How to Win in the Chess Openings

( 2 )

Overview

This book shows you how to gain the initiative in the very first moves, and how to proceed to victory from then on.

For the players left to memorize winning openings without knowing the principles behind them, this book explains the strategies in logical, easty-to-read terms.

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Overview

This book shows you how to gain the initiative in the very first moves, and how to proceed to victory from then on.

For the players left to memorize winning openings without knowing the principles behind them, this book explains the strategies in logical, easty-to-read terms.

Read More Show Less

Product Details

  • ISBN-13: 9780671624262
  • Publisher: Touchstone
  • Publication date: 3/7/1986
  • Edition description: 1st Fireside ed
  • Edition number: 1
  • Pages: 192
  • Sales rank: 726,914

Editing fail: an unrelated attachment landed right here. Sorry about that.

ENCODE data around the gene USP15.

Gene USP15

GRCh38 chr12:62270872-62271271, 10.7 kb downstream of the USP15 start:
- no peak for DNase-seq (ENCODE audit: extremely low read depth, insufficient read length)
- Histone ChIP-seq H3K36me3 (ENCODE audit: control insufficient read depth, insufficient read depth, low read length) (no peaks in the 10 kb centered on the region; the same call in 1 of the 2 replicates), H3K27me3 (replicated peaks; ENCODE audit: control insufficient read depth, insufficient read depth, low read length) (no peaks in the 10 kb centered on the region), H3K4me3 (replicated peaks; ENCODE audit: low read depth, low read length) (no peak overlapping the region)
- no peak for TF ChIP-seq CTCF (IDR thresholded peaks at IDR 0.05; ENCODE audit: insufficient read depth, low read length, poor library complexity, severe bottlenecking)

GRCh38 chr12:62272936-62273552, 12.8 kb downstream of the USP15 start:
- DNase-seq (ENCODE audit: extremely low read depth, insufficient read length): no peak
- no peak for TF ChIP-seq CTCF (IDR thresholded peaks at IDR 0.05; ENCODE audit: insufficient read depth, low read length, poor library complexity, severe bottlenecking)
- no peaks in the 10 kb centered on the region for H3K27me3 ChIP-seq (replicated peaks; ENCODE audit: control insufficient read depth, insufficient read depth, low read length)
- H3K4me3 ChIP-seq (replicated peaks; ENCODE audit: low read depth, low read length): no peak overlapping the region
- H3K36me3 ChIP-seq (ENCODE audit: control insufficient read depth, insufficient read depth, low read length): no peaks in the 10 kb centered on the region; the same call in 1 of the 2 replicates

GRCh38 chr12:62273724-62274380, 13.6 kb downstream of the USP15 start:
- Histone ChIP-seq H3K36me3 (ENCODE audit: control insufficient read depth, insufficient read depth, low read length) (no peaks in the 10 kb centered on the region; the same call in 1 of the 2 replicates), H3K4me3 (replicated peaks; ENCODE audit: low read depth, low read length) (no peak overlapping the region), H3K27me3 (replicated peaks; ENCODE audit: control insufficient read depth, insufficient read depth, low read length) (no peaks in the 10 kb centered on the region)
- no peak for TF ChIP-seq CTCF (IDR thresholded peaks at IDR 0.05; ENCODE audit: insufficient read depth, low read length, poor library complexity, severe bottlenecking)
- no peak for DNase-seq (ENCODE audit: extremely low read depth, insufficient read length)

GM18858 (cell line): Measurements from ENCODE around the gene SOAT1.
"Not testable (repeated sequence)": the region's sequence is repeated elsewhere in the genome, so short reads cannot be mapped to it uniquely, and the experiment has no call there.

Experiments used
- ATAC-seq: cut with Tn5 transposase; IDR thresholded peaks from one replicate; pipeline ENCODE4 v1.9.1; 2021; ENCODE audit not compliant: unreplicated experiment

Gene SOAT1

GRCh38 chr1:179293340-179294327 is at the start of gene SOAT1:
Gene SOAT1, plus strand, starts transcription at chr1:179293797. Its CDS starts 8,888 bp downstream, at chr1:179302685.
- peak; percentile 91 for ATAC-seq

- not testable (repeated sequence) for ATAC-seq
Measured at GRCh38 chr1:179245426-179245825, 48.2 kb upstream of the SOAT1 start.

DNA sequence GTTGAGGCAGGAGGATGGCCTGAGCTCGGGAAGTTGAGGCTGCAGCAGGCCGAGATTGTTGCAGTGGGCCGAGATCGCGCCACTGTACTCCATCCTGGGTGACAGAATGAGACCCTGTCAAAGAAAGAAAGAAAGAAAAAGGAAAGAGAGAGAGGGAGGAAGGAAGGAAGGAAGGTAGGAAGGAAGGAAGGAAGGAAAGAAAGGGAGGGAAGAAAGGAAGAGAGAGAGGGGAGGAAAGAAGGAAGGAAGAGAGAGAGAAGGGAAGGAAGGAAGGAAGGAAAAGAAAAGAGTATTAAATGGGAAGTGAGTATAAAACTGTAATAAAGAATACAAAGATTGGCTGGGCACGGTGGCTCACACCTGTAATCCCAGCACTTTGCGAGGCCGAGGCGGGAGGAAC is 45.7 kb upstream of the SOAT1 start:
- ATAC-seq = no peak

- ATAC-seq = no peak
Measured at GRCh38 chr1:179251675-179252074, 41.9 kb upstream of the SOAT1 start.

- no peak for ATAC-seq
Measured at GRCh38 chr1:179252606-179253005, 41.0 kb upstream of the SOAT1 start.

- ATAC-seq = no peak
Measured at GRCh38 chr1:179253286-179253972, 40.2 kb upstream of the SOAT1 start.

• Product dimensions: 0.45 (w) x 6.00 (h) x 9.00 (d)

Customer Reviews

Average Rating 3.5
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Sort by: Showing all of 2 Customer Reviews
  • Anonymous

    Posted December 23, 2003

    The only book that deals with ideas,

    Fine explains the ideas and goals of each opening. Understanding what a specific opening is trying to achieve gives you an understanding of the what and why's when you play over games. It is not a book of variations. For each opening the resulting pawn structures are show identifying which structures are to be avoided - or strived for. An easy read.

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  • Anonymous

    Posted October 11, 2000

    too brief

    This book covered too many openings and none in any depth. The theory of the openings is very briefly explained. The book need more 'meat'. You will not understand any of the openings. if you are intrested in a complete opening system go for something like Eric Schiller's book 'White to Play 1.e4 and Win' Check out chessdigest.com also because they have a bigger selection(maybe not better prices)especially if you are intrested in rare russian manuscripts and whatnot. Overall this book is recommanded for a complete beginner but not after you learn how to move the pieces. Get a repertoire book to have a response to every major reply. Then get some specific opening/variation book to enhance your knowledge of openings that you like and replace others that you did not like.

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